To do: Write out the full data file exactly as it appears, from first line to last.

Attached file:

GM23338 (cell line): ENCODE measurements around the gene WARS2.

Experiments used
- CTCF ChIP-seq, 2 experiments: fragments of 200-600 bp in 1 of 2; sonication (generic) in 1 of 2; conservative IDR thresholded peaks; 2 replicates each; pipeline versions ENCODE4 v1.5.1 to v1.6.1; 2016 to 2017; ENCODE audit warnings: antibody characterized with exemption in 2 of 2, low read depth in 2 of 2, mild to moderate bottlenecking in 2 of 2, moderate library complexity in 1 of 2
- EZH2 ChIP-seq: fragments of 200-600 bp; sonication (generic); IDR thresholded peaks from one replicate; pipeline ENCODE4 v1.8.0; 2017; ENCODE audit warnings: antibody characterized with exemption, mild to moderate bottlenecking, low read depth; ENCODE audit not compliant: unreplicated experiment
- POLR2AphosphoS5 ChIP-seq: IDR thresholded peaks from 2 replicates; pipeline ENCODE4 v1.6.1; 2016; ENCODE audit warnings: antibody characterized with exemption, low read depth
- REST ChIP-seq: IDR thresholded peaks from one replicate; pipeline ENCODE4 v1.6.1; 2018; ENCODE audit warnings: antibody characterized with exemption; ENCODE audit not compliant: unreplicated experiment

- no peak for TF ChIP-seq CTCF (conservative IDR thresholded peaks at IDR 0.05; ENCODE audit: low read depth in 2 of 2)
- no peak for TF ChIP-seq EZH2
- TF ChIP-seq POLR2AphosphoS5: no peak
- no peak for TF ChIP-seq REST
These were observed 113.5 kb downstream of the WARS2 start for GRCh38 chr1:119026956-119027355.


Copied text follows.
GM23338 (cell line): ENCODE measurements around the gene WARS2.

Experiments used
- CTCF ChIP-seq, 2 experiments: fragments of 200-600 bp in 1 of 2; sonication (generic) in 1 of 2; conservative IDR thresholded peaks; 2 replicates each; pipeline versions ENCODE4 v1.5.1 to v1.6.1; 2016 to 2017; ENCODE audit warnings: antibody characterized with exemption in 2 of 2, low read depth in 2 of 2, mild to moderate bottlenecking in 2 of 2, moderate library complexity in 1 of 2
- EZH2 ChIP-seq: fragments of 200-600 bp; sonication (generic); IDR thresholded peaks from one replicate; pipeline ENCODE4 v1.8.0; 2017; ENCODE audit warnings: antibody characterized with exemption, mild to moderate bottlenecking, low read depth; ENCODE audit not compliant: unreplicated experiment
- POLR2AphosphoS5 ChIP-seq: IDR thresholded peaks from 2 replicates; pipeline ENCODE4 v1.6.1; 2016; ENCODE audit warnings: antibody characterized with exemption, low read depth
- REST ChIP-seq: IDR thresholded peaks from one replicate; pipeline ENCODE4 v1.6.1; 2018; ENCODE audit warnings: antibody characterized with exemption; ENCODE audit not compliant: unreplicated experiment

- no peak for TF ChIP-seq CTCF (conservative IDR thresholded peaks at IDR 0.05; ENCODE audit: low read depth in 2 of 2)
- no peak for TF ChIP-seq EZH2
- TF ChIP-seq POLR2AphosphoS5: no peak
- no peak for TF ChIP-seq REST
These were observed 113.5 kb downstream of the WARS2 start for GRCh38 chr1:119026956-119027355.